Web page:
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Mammalian inner ear form and function (free pdf)

Ben Creisler

A new paper (in open access) that may be of interest:

Eric G. Ekdale (2015)
Form and function of the mammalian inner ear.
Journal of Anatomy (advance online publication)
DOI: 10.1111/joa.12308

The inner ear of mammals consists of the cochlea, which is involved
with the sense of hearing, and the vestibule and three semicircular
canals, which are involved with the sense of balance. Although
different regions of the inner ear contribute to different functions,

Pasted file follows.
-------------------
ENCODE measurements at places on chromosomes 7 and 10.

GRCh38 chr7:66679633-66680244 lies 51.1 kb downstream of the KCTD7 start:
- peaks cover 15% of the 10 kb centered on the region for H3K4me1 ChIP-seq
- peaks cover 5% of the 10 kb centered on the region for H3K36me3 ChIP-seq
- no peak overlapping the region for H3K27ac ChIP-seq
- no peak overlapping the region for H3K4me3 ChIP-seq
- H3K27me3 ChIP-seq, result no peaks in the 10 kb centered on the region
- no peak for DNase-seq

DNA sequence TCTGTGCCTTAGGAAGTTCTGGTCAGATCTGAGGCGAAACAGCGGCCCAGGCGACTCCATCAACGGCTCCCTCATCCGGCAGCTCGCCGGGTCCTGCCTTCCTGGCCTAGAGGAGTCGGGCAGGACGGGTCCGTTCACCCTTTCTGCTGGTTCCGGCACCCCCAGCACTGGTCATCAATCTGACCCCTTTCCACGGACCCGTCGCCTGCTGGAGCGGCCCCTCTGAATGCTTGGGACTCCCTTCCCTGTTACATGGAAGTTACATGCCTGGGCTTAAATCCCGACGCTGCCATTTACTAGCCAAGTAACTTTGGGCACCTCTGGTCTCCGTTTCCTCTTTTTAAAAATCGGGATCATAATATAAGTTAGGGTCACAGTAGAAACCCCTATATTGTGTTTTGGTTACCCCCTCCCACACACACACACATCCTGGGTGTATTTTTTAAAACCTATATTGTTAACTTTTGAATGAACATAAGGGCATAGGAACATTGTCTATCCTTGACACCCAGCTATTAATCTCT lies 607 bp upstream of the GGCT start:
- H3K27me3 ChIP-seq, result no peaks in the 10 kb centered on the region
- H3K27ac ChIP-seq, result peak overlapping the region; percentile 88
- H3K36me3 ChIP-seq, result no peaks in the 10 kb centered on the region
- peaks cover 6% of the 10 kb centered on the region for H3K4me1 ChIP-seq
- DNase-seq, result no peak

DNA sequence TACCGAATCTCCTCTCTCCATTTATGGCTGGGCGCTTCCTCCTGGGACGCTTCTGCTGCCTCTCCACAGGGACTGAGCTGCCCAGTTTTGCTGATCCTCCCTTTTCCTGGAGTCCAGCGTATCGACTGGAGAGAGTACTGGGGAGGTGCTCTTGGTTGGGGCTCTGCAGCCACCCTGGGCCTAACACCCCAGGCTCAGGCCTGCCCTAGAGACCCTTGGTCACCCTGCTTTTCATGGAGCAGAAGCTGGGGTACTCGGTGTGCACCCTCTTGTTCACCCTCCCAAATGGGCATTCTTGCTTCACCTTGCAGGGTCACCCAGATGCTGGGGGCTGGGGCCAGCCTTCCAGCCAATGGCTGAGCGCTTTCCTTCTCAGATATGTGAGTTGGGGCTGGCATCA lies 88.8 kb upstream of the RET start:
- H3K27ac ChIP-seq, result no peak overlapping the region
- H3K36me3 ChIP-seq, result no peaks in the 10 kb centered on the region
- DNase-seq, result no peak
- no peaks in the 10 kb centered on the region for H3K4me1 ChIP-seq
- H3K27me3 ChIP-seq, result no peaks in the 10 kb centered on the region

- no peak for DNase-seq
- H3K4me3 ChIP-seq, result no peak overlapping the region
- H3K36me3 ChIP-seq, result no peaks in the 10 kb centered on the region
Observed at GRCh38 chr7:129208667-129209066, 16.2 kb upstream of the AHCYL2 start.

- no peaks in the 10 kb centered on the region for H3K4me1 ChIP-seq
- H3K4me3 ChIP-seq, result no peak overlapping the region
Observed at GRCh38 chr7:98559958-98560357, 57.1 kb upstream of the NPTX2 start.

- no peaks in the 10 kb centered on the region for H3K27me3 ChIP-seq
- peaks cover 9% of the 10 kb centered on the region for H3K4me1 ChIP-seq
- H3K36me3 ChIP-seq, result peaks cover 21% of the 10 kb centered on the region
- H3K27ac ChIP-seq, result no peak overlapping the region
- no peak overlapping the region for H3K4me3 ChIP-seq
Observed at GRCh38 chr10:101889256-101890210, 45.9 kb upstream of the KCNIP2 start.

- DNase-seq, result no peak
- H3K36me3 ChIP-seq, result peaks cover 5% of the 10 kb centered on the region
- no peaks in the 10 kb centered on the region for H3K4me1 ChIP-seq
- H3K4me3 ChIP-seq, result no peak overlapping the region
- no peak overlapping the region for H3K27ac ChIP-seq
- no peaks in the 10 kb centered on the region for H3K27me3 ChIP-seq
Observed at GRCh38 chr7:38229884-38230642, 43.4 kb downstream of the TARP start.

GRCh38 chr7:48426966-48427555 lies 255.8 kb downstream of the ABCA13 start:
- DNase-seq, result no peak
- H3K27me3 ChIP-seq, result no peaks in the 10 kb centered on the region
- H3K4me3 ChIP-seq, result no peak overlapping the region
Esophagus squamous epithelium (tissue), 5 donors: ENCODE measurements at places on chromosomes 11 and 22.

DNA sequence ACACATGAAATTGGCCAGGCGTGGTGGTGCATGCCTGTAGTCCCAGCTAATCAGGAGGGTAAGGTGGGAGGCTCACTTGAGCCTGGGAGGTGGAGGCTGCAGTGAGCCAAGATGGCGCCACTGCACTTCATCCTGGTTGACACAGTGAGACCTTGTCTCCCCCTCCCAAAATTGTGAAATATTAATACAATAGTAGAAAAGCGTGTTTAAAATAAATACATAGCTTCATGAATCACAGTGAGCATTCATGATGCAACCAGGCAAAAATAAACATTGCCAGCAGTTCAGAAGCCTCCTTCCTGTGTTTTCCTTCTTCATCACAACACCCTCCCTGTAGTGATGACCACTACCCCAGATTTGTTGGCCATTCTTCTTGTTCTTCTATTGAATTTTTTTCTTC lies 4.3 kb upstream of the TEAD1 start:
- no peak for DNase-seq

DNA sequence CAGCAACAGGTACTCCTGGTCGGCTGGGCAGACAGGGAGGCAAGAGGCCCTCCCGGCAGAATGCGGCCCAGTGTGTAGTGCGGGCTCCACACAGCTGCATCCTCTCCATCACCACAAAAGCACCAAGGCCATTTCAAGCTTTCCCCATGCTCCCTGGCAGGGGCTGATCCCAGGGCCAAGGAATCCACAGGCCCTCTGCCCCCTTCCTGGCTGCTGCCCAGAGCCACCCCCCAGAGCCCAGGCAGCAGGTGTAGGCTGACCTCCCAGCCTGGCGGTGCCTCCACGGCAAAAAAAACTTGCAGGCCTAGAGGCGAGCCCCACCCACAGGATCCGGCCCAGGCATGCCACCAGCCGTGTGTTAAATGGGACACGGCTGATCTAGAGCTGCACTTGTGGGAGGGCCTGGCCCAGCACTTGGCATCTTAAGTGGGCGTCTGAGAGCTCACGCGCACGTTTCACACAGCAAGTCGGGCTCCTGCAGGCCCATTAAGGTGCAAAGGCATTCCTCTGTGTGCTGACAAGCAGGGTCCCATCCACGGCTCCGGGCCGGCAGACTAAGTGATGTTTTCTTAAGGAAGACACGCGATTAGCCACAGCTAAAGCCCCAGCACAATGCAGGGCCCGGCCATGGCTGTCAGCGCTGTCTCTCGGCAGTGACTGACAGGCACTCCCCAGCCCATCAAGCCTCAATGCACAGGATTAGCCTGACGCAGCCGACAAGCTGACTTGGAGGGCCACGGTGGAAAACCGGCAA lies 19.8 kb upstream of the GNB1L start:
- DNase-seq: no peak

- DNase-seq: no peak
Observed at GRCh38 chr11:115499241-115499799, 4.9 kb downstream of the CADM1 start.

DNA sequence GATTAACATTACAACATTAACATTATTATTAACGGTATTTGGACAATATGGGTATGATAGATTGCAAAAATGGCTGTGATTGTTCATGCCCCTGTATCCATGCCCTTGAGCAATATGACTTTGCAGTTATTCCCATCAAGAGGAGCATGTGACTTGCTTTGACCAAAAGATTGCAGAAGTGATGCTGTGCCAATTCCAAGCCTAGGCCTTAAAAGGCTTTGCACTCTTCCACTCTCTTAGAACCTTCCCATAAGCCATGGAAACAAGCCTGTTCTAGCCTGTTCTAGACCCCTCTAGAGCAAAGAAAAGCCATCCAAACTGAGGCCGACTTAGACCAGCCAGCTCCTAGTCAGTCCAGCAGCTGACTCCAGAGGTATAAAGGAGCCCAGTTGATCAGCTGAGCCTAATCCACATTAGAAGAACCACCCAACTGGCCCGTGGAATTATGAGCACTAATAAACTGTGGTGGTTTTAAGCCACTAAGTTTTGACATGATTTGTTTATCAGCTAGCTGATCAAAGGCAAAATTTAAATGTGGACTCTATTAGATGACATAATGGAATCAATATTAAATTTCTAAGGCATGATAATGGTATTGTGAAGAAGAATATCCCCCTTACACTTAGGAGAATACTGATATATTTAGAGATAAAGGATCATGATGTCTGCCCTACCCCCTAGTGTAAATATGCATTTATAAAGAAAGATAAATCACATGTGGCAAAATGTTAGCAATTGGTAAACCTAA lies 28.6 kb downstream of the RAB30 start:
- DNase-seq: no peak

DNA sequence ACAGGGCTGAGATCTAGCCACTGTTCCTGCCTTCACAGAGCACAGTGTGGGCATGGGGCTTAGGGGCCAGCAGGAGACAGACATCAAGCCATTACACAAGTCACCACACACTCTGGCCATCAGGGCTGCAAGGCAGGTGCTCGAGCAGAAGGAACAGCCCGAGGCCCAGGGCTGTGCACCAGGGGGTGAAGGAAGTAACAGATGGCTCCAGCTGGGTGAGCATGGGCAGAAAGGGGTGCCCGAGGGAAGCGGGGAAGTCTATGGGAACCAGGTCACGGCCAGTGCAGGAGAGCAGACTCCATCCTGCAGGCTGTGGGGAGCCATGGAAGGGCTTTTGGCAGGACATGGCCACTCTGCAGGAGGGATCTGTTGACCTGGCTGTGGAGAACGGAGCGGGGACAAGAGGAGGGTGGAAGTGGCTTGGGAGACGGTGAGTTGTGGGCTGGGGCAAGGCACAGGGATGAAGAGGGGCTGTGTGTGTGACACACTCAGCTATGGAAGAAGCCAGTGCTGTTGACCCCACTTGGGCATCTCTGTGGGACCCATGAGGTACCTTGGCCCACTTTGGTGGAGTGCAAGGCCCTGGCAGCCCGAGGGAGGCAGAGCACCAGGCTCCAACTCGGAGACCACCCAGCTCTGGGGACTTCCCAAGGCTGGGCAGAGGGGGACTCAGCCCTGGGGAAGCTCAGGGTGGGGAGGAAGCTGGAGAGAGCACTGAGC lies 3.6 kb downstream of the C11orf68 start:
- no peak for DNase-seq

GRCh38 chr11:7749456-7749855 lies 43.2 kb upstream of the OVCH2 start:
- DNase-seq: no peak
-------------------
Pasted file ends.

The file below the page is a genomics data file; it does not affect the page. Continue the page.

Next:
the bony chambers and membranous ducts are morphologically continuous.
The gross anatomy of the cochlea that has been related to auditory
physiologies includes overall size of the structure, including volume
and total spiral length, development of internal cochlear structures,
including the primary and secondary bony laminae, morphology of the
spiral nerve ganglion, and the nature of cochlear coiling, including
total number of turns completed by the cochlear canal and the relative
diameters of the basal and apical turns. The overall sizes, shapes,
and orientations of the semicircular canals are related to sensitivity
to head rotations and possibly locomotor behaviors. Intraspecific
variation, primarily in the shape and orientation of the semicircular
canals, may provide additional clues to help us better understand form
and function of the inner ear.